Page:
Leaks: Daniel Hale Gets 4 Years For Exposing US Drone Murder

grarpamp grarpamp at gmail.com
Thu Jul 29 04:08:58 PDT 2021


Daniel Hale, a former U.S. Air Force intelligence analyst, was
sentenced to 45 months in prison Tuesday after pleading guilty to
leaking a trove of government documents exposing the inner workings
and severe civilian costs of the U.S. military's drone program.

All while Government Murder remains not
even arrested or even ended.

Daniel Hale sentenced to 45 months in prison

Supporters for Daniel Hale, outside the courtroom in Alexandria, VA.

Whistleblower Daniel Hale was sentenced to 45 months in federal prison
today, for disclosing government documents on the U.S. military’s
drone program to a journalist. The sentence—three years and nine
months—includes his time served during court proceedings and will be
followed by three years of supervised release.

Before he was sentenced, Hale read a powerful and intensely emotional
speech to the court, condemning the horrors of war, particularly the
post-9/11 U.S. wars in Iraq and Afghanistan, and drew attention to
Iraqi and Afghan victims of the U.S. drone assassination program. He
said he opposes war for the same reasons he opposes the death penalty,
saying it’s wrong to kill and especially wrong to kill the
defenseless. The U.S. often posthumously labels those it kills as
“combatants,” and Hale said that sometimes up to 90% of victims in a
given airstrike are unidentifiable.

Hale recounted the day he plead guilty to one count under the
Espionage Act. He biked to the Capitol that day, to the Department of
Justice, and to the war memorials on the National Mall. He noticed
there was no monument to mark the end of the Iraq War, and he said the
most powerful memorial is for the Vietnam War, consisting of a long
black marble slab engraved with the names of dead American soldiers.
“If the memorial included the names of the Vietnamese dead,” he said,
“it would be four miles long.”

Hale said that he is a descendant of Nathan Hale, who spied on British
troops for the United States in the Revolutionary War, and who was
executed following his own espionage conviction more than two hundred
years ago. Daniel Hale echoed the famous sentiment of his ancestor in
his speech: “My only regret is that I have but one life to give to my
country, whether here or in prison.”

Hale talked about the “moral injury” war inflicts on soldiers. He said
a fellow member of the Air Force once said to him about drone strikes,
“You ever step on an ant? That’s what we’re doing.” He talked about
how this weighed on him, how it “tore [him] up inside” to the point of
“nearly giving up.” Hale said,

    “I am here because I stole something that was never mine to take —
precious human life. For that I was compensated and given a medal. I
couldn’t keep living in a world in which people pretended that things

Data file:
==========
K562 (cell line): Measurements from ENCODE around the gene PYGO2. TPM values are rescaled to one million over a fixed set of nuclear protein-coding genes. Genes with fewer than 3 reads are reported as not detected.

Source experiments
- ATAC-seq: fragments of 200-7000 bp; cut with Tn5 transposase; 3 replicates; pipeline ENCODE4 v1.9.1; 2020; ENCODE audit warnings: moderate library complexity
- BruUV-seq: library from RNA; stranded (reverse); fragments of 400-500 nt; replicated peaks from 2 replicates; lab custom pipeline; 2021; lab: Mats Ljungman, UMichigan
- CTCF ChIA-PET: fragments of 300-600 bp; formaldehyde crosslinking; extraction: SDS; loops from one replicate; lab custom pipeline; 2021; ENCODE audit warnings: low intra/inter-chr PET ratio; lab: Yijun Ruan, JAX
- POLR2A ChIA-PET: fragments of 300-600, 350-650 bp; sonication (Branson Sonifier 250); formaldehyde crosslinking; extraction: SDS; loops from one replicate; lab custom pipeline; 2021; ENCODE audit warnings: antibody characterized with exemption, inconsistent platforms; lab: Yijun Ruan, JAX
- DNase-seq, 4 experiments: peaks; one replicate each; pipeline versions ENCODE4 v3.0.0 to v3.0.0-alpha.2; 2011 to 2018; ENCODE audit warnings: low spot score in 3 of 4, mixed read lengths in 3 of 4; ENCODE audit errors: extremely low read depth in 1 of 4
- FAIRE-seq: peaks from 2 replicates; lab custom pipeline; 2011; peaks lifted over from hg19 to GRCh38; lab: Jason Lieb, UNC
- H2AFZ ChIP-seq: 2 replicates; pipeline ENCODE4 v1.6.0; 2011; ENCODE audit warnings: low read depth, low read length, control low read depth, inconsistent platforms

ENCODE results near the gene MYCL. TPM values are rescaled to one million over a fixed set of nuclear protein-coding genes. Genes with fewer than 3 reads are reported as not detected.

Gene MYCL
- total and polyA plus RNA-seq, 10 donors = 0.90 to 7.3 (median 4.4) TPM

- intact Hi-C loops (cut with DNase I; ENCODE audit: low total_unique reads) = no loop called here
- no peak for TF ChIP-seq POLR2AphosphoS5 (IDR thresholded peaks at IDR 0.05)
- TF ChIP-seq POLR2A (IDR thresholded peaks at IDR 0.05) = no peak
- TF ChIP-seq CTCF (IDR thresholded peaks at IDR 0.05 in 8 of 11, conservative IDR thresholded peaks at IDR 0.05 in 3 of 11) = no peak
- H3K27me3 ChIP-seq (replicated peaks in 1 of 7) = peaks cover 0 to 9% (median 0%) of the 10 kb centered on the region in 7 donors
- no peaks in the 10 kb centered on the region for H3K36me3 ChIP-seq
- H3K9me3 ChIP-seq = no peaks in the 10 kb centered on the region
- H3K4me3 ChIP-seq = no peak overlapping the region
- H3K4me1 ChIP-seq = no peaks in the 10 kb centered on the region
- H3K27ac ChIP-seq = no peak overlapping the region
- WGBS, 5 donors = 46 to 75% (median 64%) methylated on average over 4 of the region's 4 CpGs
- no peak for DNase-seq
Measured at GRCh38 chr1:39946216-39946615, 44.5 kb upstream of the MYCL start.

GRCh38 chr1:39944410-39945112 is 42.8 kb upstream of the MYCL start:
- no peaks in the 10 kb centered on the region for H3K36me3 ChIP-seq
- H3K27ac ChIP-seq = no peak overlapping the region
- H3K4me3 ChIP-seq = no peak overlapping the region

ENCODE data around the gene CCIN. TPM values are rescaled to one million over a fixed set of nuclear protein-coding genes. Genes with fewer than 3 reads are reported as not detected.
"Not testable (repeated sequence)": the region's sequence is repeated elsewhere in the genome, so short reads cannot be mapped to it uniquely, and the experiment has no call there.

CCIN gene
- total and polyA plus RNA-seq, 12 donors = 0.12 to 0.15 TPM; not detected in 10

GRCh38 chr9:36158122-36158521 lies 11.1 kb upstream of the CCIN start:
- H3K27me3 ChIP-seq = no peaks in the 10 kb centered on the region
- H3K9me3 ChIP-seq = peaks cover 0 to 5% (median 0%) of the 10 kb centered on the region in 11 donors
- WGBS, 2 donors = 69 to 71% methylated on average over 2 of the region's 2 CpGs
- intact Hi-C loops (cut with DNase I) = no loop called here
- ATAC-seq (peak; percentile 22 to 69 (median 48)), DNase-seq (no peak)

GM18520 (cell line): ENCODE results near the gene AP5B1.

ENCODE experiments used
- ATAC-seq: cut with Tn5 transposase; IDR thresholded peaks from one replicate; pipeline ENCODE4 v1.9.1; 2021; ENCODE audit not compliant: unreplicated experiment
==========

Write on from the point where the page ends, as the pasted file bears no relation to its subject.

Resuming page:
weren’t happening that were. Please, your honor, forgive me for taking
papers instead of taking human lives.”

Judge Liam O’Grady took note of Hale’s widespread support, mentioning
that several dozen people, including former members of the military,
journalists, and others have written letters to the judge calling for
leniency and considering Hale a hero. Judge O’Grady himself said that
Hale deserves credit for the time he spent after his Air Force service
in informing the public about U.S. warfare, but said that he could’ve
done so without disclosing documents to the reporter. O’Grady noted
this case raises the issue of the intersection of the First Amendment
with national security interests, and said that he needed to deliver a
substantial sentence to act as a deterrent against those whom Hale
might inspire.

O’Grady sentenced Hale to 45 months in prison, to be served in
northern Virginia.

Following the proceedings, a press conference was held outside the
courtroom. CIA whistleblower John Kiriakou applauded Hale for acting
on his morals, and said there could be “no sentence that will deter
someone who knows in their soul that a crime is being committed. There
will always be people with a conscience.”

Chip Gibbons, with Defending Rights and Dissent, condemned the double
standard applied to media leaks: “If Daniel Hale had leaked documents
that supported” U.S. military action “rather than exposed it, he
wouldn’t be in prison today.”

Jesselyn Radack, herself a former whistleblower and a member of Hale’s
legal team, said “Daniel rejects the notion that he is a hero or a
victim.” What he wants the public to know and talk about, she said,
are the victims of the wars he tried to expose. NSA whistleblower
Thomas Drake, who has been through an Espionage Act prosecution,
lauded Hale’s personal sacrifice, knowing what he could face but doing
the right thing anyway.

As the official remarks concluded, the crowd chanted a call for
President Biden to pardon Daniel Hale.

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